Why They Succeed Or Fail
The arguments for and against caps on non-economic damages are the same in every state, the only thing that determines the success or failure of these initiatives is the strength of the opposing lobbies and how recent events fuel the arguments of one side or the other.
“The momentum is driven by current events in particular jurisdictions,” said Sierpina, describing threats by physicians to leave trauma centers, obstetricians who refuse to deliver babies and surgeons who take month-long leaves of absence in protest over their insurance rates.
In Texas, the AARP, the National Citizens Coalition for Nursing Home Reform, and the Texas Advocates for Nursing Home Reform adamantly opposed the initiative proposed there, coming out in full force against it. They even delivered a 200-page publication to legislators explaining the negative impacts, but it wasn’t enough to trump party loyalties and business interests, said David Kennedy, chairman of the nursing home litigation group for the Association of Trial Lawyers of America, who practices in Sherman, Texas.
“The Texas Legislature, like so many, is now controlled by big business interests and the Chamber of Commerce,” said Kennedy. “I think it is pure politics that drove [the Texas proposal to cap non-economic damages.]”
Case in point, Kennedy said: It was physicians in Texas who “stormed the statehouse” to demand relief from high medical malpractice premiums. But in the end, they got no legislative fix, while other medical industries did.
“That tells you the ones who really control the Legislature were the big businesses, the Chamber of Commerce and nursing homes. Otherwise, they would have given some relief to the physicians,” Kennedy said.
Schuster said a proposal in Washington, D.C., to limit tort recoveries failed because of a strong trial lawyer lobby.
In Alabama, Taylor said an initiative failed because the nursing home lobby couldn’t use white-coated doctors to run interference for them. That was a mistake, he said.
Doctors were not involved in this campaign because the state already has tough medical malpractice statutes that limit damages – essentially, doctors are already covered by legislation, he explained.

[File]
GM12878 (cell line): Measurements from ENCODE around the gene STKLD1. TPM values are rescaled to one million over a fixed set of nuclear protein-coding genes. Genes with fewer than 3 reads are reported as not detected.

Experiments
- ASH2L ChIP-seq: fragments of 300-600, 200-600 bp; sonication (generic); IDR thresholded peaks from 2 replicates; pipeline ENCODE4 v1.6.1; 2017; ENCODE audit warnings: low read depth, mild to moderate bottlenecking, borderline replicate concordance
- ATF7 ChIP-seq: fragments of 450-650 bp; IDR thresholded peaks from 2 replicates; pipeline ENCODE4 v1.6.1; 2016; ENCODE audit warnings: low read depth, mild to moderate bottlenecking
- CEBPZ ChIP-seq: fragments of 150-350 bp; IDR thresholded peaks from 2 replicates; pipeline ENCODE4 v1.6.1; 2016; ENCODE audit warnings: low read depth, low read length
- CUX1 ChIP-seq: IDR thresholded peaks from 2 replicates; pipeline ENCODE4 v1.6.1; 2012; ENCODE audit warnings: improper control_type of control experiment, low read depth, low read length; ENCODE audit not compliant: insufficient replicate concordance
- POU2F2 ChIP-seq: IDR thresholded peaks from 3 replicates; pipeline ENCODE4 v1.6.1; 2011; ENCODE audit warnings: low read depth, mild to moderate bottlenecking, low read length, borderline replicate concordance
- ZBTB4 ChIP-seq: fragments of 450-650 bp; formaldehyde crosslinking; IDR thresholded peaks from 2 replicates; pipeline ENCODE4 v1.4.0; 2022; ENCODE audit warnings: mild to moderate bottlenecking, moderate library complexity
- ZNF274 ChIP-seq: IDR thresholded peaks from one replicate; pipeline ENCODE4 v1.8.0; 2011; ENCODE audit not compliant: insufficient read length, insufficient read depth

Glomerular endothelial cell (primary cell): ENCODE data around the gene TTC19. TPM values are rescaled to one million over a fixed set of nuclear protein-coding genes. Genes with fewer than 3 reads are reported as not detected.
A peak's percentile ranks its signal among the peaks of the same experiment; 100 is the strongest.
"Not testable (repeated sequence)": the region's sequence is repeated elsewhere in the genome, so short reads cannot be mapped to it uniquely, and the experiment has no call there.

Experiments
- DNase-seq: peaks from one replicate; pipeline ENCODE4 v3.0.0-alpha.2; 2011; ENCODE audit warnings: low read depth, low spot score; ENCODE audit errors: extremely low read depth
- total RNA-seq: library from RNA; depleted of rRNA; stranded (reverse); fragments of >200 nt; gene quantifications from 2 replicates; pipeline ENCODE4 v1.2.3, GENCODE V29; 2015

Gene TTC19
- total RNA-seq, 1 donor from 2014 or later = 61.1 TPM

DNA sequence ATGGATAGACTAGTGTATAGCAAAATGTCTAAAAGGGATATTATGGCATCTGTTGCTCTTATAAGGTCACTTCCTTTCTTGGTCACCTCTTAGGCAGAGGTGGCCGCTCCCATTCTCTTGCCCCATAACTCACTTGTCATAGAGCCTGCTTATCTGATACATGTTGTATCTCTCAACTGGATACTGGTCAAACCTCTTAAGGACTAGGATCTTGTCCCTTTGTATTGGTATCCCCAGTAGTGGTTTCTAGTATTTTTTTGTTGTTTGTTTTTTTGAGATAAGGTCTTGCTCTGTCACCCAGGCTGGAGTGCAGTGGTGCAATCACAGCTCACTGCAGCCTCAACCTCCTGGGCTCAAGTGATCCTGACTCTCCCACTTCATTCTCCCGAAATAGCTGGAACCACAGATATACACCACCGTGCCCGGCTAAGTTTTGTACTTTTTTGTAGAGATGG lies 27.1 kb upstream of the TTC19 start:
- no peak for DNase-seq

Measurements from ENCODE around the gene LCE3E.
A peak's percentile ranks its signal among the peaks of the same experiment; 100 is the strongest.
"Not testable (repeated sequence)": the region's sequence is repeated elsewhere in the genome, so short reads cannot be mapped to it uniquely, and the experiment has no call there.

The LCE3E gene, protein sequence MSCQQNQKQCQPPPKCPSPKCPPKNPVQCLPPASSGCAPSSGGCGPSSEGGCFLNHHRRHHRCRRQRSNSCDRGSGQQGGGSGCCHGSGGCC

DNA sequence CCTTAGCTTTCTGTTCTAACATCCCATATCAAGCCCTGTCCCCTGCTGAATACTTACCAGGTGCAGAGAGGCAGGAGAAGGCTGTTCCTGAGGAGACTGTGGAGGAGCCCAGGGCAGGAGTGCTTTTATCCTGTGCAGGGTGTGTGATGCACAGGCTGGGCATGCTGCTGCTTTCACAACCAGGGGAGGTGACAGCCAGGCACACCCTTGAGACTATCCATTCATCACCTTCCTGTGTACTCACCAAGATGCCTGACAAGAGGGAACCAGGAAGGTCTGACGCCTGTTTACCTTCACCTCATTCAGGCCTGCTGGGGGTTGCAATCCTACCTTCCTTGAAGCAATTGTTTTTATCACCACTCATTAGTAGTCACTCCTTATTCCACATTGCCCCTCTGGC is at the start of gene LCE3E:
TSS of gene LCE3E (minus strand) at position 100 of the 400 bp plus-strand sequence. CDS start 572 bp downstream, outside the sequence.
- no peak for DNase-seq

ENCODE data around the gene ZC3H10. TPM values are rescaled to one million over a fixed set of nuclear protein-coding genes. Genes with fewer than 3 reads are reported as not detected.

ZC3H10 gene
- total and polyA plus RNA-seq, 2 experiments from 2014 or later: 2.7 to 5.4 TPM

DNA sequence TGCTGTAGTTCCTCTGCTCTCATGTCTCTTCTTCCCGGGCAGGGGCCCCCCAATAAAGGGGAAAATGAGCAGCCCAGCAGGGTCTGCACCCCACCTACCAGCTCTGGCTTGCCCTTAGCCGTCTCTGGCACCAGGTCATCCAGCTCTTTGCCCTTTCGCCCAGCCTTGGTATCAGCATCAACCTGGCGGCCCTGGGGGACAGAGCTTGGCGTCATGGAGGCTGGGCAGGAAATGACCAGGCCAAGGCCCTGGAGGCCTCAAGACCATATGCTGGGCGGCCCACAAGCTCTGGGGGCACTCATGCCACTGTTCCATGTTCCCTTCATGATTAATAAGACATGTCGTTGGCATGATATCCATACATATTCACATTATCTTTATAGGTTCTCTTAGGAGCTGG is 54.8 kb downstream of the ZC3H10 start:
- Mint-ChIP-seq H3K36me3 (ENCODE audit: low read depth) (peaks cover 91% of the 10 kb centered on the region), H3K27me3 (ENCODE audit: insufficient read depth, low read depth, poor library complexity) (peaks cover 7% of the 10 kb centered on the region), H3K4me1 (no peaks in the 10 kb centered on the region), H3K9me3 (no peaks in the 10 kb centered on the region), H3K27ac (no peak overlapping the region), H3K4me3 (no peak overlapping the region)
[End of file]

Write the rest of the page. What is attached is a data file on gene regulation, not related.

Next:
“I think they’d have had a much better shot because doctors are more credible,” he said. “My impression is that doctors have it pretty much the way they want it now. It’s very difficult to get a big verdict against a doctor or a hospital in Alabama. They’ve had it the way they want it for a long time, so they don’t want to get out in front of current tort reform efforts.”
Taylor suggested colleagues battling these initiatives in other states stick to the facts and press the opposition for evidence that supports their claims.
“In Alabama, the first thing they said was, ‘We need this cap to control runaway jury verdicts.’ We sat down and said, ‘Show us a runaway jury verdict.’ There have been none in the last 10 years, since [the state’s] medical malpractice law got passed. The highest is one I got in a nursing home case, $7 million, a few years ago,” he said.
“So the next argument was, ‘We need to control the frequency of these lawsuits.’ We said, ‘Okay, show us all these lawsuits you’re talking about,’ and by their numbers, only about 90 were pending in the whole state. By our numbers there were 60 pending in the whole state. In Florida, there’s more than that pending in Tallahassee,” he said.
“Their arguments just didn’t fly,” Taylor continued. “They never presented any credible evidence, any evidence whatsoever, that the rise in premiums was because of payouts of lawsuits.”
Petosa encouraged colleagues in other states to focus on better care for residents.
“It begins and ends with the residents,” he said. “It’s a simple issue. I have parents, we have grandparents, aunts, uncles, we all know people who at some point in life may need care in a nursing home. We all want to know they will get the care they’re promised when they walk in the door, care to maintain their quality of life.”
Petosa recently spoke to a group in southern Florida made up of assisted living facility representatives. When he was introduced as a trial lawyer before his presentation, the audience booed him.
“I said, ‘You can boo me all you want. I’m not going to go away until you provide good quality care,'” he recalled. “I want my loved ones to pass away with dignity and quality of life.”
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